by Kate Sobczak for Richard Torretto, Army, Honored by Fort Leavenworth National Cemetery
LTC Richard "Rick" James Torretto US Army (Ret). Proud husband, father and solider.
With nearly 27 years of uniformed service, Rick had a distinguished career. Beginning in Korea, Rick’s quickly demonstrated his leadership abilities and was subsequently selected to serve as the aide to Major General George Carver, the 7th Infantry Division Artillery Commander. He was then assigned to Ft. Bliss, where successfully commanded an ADA company. While there, Rick met the love of his life, who just so happened to be the Deputy Commanding General’s daughter, Ms. Penny Powers. They married three months later. In 1964 they moved to Canada, where Rick served as the U.S. Army Representative to the Canadian Army. In 1966, Rick served in Viet Nam as a Field Artillery Battalion Operations Officer, and was awarded the Vietnamese Cross of Gallantry with Palm, by the South Vietnamese government. He then went to the Pentagon, where he served as the Protocol Officer for the Chief of Staff of the Army, GEN Westmoreland, and was responsible for all Medal of Honor ceremonies during President Nixon’s presidency. In 1972, he earned his first Master’s Degree from American University in Public Relations and was subsequently promoted early to Lieutenant Colonel before taking command of 2nd Battalion, 75th Field Artillery Regiment in Germany. After command, he was assigned to NATO’s Central Army Group in Mannheim, Germany, where he and Penny have fond memories of attending galas at Heidelberg Castle with wonderful couples from Allied nations.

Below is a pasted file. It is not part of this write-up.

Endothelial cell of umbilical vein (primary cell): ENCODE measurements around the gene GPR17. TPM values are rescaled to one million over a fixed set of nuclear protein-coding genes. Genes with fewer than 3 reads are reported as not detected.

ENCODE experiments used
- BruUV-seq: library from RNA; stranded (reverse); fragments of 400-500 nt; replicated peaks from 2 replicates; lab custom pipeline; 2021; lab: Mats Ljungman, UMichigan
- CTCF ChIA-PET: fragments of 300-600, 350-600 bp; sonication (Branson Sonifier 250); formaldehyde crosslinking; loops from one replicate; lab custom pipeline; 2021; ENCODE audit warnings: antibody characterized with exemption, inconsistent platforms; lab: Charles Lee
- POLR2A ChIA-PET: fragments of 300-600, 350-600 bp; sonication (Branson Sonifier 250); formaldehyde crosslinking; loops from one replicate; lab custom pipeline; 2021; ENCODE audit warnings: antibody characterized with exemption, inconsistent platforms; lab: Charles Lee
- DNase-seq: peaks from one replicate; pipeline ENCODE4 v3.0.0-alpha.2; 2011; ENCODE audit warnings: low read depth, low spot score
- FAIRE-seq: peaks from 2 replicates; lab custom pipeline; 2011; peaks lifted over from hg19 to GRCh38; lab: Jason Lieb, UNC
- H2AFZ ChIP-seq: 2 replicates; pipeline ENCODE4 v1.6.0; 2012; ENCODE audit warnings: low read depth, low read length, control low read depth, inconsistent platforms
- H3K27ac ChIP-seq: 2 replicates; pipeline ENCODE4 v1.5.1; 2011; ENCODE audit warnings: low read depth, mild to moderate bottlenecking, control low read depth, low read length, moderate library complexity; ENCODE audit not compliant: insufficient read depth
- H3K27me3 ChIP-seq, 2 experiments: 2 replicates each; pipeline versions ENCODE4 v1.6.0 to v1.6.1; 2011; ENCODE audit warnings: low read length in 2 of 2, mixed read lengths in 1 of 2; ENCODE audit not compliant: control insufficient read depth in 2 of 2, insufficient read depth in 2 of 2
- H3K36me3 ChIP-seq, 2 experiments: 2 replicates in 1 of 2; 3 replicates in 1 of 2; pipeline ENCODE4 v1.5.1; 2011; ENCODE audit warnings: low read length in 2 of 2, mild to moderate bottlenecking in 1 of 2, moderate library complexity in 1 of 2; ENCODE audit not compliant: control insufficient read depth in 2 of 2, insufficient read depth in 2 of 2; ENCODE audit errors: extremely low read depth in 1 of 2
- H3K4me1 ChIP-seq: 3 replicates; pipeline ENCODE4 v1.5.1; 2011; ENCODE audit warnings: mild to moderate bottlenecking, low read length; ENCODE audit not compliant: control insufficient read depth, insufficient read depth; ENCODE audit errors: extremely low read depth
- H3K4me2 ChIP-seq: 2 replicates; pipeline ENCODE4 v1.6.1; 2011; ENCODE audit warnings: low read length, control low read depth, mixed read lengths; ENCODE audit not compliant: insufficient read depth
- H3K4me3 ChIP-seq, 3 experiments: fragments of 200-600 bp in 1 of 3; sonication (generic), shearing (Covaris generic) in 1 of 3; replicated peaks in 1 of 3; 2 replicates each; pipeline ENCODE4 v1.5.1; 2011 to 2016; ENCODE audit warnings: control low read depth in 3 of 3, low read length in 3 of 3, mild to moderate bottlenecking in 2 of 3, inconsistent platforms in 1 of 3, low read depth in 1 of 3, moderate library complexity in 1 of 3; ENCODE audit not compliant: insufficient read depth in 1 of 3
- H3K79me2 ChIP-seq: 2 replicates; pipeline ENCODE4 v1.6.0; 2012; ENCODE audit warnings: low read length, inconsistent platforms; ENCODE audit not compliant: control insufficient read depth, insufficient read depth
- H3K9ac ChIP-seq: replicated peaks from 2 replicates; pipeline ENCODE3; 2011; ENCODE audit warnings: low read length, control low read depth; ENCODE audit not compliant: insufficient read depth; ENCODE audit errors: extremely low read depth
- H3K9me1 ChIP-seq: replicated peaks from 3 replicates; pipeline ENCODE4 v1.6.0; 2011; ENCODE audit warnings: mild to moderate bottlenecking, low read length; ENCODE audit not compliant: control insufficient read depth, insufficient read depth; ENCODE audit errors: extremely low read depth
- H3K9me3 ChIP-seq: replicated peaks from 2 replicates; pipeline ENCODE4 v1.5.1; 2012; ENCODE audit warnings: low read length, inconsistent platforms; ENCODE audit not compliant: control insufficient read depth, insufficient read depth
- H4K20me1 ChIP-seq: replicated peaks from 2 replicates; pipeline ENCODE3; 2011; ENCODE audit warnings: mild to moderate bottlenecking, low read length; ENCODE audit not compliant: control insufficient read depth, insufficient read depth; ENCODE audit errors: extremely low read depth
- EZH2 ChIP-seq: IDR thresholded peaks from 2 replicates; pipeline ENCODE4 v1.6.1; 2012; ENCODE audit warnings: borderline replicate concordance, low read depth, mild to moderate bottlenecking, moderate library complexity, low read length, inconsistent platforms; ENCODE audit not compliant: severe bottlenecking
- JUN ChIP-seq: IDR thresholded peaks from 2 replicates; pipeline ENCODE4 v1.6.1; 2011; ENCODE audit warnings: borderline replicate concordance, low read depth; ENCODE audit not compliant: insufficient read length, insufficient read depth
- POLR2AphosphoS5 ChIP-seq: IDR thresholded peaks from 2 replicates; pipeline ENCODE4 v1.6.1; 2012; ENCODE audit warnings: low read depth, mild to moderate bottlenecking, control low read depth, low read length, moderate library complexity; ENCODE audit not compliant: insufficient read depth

In 1982, Rick and his family moved to San Antonio, where he served as the PMS of St. Mary’s University. Astutely identifying the untapped leadership potential of students attending Hispanic Serving Institutions, Rick made it his mission to transition the UTSA Army ROTC program from an extension of St. Mary’s to an autonomous host institution. Within a year, UTSA became such, with Rick serving as its first PMS. Rick proved to be a profound educator, c